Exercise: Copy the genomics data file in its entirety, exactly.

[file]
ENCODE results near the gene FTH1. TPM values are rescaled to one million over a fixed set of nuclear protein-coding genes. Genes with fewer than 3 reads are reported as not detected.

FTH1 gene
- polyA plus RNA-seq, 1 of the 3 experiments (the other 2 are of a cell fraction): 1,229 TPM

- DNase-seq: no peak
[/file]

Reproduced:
ENCODE results near the gene FTH1. TPM values are rescaled to one million over a fixed set of nuclear protein-coding genes. Genes with fewer than 3 reads are reported as not detected.

FTH1 gene
- polyA plus RNA-seq, 1 of the 3 experiments (the other 2 are of a cell fraction): 1,229 TPM

- DNase-seq: no peak